Elected Versus Appointed Policymakers: Evidence from City Treasurers
This paper investigates whether methods of public official selection affect policymaking in cities. I draw on the unique characteristics of California's city referendum process to identify the causal effect of city treasurers' method of selection on their cities' debt management policies. I utilize a regression discontinuity strategy based on the effect of narrowly-passing appointive city treasurer referendums on city borrowing costs. The results indicate that appointive treasurers reduce a city's cost of borrowing by 13% to 23%. The results imply that if all cities in California with elected treasurers were to appoint them, total borrowing expenditures would be reduced by more than $20 million per year. Appointive city treasurers appear to reduce borrowing costs primarily through the refinancing of expensive debt at lower interest rates.
I thank Leah Brooks, Richard Boylan, Tom Hansford, Shawn Kantor, Josh Kinsler, Stephan Litschig, John Matsusaka, Kevin Milligan, Enrico Moretti, Ronnie Pavan, Lori Raineri, Todd Sorenson, Guido Tabellini, Jessica Trounstine, Gergely Ujhelyi, Christine Vuletich, Kelley Williams and seminar participants at the Canadian Public Economics Group, Texas A & M University, the University of California - Merced, the University of Houston/Rice University, the University of Rochester, and the University of Virginia for helpful comments and discussions. Matt Siordia and Chris Abrescy provided outstanding research assistance. All errors are my own. The views expressed herein are those of the author and do not necessarily reflect the views of the National Bureau of Economic Research.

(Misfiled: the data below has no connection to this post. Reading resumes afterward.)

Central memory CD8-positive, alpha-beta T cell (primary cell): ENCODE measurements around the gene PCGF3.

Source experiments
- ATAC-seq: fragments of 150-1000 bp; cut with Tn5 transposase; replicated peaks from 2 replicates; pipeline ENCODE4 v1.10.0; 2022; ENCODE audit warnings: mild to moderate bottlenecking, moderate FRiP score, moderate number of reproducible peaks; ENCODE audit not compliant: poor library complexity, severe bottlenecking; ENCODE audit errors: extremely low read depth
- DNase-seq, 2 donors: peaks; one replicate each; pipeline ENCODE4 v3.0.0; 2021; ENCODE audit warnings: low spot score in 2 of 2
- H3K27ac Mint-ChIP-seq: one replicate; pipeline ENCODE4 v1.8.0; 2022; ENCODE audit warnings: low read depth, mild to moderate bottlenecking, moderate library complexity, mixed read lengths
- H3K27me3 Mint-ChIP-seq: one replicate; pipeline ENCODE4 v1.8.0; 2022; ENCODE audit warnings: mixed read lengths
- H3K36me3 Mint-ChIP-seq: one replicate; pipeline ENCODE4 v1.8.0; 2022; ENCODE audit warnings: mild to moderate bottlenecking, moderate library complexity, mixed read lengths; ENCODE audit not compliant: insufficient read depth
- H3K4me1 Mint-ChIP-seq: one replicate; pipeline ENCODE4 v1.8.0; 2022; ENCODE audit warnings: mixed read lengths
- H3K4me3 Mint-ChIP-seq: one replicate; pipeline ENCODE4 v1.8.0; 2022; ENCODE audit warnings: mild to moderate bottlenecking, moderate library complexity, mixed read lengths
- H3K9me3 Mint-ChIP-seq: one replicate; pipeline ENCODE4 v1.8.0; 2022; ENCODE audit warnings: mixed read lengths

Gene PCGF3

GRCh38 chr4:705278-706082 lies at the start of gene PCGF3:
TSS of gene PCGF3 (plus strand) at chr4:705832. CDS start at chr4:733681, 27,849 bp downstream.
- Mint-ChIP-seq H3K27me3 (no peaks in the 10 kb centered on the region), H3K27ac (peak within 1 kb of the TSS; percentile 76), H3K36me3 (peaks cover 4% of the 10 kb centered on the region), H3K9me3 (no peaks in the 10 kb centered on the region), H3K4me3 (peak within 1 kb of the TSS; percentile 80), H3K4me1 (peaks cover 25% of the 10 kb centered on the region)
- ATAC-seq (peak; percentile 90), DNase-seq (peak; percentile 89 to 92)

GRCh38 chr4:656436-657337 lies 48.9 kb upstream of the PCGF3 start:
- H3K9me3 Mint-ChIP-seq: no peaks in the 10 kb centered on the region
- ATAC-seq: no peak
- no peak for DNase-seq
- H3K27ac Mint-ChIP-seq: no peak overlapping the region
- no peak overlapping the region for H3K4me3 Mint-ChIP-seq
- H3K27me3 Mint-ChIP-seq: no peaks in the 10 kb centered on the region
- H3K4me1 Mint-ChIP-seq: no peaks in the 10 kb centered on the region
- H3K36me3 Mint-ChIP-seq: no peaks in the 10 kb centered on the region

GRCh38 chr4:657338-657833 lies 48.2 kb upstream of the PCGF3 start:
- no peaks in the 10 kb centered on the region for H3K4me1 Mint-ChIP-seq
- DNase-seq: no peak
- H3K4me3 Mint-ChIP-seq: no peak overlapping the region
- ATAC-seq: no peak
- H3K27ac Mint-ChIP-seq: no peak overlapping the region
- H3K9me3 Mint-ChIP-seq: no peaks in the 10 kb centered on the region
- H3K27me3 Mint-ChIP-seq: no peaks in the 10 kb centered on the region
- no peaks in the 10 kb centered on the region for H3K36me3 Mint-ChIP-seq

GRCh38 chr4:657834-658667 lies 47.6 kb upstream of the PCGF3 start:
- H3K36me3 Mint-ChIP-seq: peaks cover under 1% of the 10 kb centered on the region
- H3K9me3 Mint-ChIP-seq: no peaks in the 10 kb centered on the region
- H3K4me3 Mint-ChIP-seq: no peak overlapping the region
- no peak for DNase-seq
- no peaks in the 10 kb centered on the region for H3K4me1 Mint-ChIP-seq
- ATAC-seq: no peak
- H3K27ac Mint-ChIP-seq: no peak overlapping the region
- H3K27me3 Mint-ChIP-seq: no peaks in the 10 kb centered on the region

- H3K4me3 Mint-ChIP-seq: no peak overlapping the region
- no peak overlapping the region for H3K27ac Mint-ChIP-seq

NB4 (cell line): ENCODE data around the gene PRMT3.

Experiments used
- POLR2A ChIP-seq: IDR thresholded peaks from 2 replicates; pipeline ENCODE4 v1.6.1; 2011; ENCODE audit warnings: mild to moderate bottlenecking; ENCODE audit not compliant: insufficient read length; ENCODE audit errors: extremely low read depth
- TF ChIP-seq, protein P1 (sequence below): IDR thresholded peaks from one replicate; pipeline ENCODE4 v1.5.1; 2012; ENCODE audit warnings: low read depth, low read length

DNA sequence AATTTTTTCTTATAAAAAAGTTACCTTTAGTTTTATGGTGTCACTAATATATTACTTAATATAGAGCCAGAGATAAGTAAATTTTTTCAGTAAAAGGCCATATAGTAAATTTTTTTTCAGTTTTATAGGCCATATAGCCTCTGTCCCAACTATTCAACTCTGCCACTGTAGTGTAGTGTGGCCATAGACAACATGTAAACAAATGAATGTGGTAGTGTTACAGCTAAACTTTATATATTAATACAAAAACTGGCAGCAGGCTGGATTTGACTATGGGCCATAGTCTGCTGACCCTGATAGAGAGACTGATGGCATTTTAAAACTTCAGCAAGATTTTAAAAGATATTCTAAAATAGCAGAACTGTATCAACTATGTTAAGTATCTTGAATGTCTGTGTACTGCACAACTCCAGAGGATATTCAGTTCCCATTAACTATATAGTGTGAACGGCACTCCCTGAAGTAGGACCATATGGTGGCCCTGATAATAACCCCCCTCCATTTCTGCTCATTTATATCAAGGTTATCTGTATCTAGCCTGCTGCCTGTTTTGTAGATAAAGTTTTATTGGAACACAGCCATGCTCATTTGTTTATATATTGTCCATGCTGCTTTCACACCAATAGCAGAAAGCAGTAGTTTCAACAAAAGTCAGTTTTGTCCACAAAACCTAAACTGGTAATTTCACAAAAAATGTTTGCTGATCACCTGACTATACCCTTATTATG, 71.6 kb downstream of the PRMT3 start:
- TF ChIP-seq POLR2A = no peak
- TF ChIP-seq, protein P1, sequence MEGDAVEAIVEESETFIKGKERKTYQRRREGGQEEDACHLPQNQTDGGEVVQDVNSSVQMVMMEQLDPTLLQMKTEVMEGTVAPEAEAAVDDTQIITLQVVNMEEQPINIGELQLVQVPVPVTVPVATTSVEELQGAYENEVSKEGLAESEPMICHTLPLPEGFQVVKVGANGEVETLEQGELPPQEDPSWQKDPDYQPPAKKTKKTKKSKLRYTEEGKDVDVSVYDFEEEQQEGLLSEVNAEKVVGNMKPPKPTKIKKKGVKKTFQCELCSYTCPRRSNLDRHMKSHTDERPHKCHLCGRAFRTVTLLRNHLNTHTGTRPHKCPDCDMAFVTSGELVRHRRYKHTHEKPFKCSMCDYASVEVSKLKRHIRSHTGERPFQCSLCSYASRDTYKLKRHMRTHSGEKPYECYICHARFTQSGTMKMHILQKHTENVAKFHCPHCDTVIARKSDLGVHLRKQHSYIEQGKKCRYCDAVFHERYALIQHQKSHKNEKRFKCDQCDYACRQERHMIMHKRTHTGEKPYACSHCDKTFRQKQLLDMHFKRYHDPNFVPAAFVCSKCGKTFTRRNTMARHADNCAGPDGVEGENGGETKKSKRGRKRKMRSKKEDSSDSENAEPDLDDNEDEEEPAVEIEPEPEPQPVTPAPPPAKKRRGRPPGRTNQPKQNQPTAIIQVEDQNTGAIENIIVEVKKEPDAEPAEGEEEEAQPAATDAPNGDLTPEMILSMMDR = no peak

- How cities pick their treasurers - whether by elections or through appointments - can have an impact on their cost of borrowing....
Alexander Whalley, 2013. "Elected versus Appointed Policy Makers: Evidence from City Treasurers," Journal of Law and Economics, University of Chicago Press, vol. 56(1), pages 39 - 81. citation courtesy of